A federal grand jury investigation going on all summer in St. Paul, Minnesota has been focused on a group of 20-30 Somali-Americans allegedly conspiring to join the fight with ISIS in Syria. Most of the youths being investigated have been going to the Al Farooq Youth and Family Center and mosque in Bloomington, where sources told the Star Tribune that 31-year-old Amir Meshal, an American of Egyptian descent, may have influenced them to join the jihadist movement.
The Federal Bureau of Investigation (FBI) has been aware of Meshal for quite some time. The native New Jerseyan was detained and interrogated by the agency in 2007 in Kenya, following his escape from Somalia. Meshal admits he attended a terrorist training camp in Somalia, but insists he isn't a terrorist, claiming he went to that war-torn nation to enrich his study of Islam.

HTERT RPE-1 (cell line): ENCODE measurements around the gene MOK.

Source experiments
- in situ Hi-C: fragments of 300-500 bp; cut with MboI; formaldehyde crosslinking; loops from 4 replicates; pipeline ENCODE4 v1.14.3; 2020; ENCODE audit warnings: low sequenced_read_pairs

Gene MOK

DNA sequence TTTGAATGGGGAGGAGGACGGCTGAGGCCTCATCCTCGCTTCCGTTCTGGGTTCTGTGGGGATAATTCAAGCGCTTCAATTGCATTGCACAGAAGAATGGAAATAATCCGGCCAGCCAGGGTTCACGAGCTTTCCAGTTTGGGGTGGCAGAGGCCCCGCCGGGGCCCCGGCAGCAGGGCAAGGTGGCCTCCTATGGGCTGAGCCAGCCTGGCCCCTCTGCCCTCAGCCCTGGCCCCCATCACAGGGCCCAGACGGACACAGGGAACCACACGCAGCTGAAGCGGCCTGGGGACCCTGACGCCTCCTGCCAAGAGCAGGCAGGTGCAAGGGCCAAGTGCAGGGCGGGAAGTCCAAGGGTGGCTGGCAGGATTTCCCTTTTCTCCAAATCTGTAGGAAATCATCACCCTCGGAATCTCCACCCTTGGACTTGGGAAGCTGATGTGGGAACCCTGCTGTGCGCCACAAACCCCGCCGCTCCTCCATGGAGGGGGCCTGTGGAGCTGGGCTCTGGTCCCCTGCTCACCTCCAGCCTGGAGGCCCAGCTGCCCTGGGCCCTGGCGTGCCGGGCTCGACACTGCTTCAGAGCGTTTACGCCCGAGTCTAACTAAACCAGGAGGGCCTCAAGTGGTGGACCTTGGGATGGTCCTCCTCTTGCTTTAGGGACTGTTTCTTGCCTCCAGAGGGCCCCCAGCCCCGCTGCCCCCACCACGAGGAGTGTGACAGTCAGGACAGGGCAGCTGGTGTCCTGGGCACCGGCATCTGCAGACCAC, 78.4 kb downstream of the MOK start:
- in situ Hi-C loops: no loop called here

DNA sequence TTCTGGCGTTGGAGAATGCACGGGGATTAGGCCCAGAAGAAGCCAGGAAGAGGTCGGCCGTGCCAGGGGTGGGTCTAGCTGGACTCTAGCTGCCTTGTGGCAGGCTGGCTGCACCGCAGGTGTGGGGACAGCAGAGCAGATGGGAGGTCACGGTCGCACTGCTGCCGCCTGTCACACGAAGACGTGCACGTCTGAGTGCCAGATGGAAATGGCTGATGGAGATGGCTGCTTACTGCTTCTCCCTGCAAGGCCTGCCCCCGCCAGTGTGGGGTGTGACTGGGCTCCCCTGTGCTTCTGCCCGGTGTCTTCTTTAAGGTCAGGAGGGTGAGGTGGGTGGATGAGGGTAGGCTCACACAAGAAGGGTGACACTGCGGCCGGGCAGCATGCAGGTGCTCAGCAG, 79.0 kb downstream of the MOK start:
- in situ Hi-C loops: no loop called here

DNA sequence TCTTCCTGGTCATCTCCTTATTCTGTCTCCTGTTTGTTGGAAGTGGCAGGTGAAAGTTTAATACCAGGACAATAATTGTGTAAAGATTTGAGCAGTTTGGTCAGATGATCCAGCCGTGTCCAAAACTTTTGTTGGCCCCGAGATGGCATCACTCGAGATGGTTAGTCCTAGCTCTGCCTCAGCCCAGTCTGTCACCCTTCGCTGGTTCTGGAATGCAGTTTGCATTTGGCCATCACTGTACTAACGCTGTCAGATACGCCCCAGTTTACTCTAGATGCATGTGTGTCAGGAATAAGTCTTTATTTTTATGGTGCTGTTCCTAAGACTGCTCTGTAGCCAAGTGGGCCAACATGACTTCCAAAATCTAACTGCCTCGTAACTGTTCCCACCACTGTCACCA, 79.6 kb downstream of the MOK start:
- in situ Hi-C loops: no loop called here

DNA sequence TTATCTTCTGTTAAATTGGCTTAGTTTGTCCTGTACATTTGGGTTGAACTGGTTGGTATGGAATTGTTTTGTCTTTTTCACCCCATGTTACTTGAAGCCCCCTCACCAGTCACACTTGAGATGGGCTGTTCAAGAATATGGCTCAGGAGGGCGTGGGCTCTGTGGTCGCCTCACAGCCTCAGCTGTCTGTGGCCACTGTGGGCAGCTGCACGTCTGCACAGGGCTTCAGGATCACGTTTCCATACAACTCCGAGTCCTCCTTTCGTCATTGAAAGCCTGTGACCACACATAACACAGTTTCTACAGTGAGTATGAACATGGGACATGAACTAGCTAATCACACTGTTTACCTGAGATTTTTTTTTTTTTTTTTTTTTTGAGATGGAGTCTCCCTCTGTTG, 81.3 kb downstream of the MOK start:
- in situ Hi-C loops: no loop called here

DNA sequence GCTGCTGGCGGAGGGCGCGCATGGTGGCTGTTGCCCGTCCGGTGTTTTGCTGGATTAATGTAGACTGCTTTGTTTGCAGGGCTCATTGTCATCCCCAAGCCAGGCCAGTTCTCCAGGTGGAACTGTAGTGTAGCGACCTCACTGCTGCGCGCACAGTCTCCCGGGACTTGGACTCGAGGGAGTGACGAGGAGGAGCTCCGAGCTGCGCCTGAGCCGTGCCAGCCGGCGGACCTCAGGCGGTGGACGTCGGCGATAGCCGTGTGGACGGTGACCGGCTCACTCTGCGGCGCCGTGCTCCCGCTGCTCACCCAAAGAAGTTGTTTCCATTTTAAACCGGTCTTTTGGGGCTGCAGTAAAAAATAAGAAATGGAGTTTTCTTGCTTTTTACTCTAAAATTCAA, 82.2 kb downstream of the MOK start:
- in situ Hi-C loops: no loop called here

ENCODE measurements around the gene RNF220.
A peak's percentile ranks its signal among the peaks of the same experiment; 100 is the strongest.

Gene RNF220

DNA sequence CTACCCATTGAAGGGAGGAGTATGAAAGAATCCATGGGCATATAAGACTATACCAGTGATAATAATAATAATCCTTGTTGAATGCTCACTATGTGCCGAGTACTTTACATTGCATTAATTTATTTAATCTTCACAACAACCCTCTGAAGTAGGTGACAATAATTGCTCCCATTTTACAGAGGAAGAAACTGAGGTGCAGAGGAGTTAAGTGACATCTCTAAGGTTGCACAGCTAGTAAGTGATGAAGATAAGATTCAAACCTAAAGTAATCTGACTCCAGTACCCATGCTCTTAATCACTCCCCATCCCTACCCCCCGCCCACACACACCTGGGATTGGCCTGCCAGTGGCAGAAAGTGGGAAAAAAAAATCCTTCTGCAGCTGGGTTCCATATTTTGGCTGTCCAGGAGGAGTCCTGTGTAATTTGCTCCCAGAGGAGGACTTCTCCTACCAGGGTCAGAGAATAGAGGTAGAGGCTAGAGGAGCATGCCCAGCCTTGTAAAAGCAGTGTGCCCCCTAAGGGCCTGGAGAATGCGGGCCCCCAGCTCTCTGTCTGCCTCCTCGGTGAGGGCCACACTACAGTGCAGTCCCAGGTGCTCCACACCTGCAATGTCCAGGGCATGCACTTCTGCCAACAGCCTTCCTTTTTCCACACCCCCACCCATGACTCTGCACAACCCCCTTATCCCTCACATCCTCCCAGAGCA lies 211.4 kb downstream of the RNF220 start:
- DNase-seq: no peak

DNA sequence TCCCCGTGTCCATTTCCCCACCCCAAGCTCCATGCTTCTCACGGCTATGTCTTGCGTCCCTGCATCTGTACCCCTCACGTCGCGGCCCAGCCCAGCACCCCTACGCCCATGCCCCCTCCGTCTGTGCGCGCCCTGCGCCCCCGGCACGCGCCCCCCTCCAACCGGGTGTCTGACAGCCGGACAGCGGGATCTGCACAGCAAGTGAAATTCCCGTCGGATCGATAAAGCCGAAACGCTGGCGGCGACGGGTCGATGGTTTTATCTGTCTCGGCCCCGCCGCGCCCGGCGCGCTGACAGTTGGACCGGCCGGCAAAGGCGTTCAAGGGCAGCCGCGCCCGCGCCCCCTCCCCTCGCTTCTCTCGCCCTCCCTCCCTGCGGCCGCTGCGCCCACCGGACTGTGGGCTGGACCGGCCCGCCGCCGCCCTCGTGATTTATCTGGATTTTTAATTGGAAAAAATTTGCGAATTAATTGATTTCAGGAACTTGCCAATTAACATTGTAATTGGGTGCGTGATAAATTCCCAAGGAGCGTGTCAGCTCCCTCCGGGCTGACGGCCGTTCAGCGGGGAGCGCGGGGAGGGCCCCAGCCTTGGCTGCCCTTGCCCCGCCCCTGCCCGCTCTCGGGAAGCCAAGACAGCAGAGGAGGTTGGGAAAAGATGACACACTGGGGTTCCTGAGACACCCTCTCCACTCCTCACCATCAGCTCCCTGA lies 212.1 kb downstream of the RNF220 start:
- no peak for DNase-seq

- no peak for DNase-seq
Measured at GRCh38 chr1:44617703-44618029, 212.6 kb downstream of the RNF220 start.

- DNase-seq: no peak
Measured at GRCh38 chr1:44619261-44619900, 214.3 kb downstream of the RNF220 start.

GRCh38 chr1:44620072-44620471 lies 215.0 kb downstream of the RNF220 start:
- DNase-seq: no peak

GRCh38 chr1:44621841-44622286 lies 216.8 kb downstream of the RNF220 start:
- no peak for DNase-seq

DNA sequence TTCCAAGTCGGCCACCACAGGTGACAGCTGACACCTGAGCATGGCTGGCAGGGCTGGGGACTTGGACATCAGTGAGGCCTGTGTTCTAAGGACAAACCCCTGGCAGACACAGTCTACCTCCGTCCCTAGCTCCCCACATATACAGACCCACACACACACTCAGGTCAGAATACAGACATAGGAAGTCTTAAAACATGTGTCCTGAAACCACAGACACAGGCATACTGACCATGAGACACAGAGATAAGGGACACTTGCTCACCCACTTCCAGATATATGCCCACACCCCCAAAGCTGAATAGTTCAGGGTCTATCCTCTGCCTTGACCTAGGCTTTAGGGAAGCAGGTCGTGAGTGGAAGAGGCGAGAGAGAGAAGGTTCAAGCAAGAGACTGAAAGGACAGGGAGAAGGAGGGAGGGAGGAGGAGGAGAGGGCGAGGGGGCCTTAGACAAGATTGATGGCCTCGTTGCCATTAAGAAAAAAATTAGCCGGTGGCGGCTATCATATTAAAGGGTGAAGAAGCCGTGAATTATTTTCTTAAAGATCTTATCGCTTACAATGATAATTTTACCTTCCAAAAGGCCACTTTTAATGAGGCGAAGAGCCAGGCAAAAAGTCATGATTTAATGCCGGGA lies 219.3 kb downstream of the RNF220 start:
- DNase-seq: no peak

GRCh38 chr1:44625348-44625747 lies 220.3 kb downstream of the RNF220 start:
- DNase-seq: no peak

A 2009 lawsuit filed by the ACLU on his behalf alleged that after being arrested in a joint U.S.-Kenyan-Ethiopian operation along the Somalia-Kenyan border, Meshal was transferred between jails in Kenya, Somalia and Ethiopia without ever being charged or having access to counsel. During that time he was allegedly interrogated by two Supervising Special Agents of the FBI more than 30 times, during which he said he was repeatedly threatened with "torture, forced disappearance and other serious harm" in order to coerce a confession. He was ultimately brought back to the United States and released without being charged.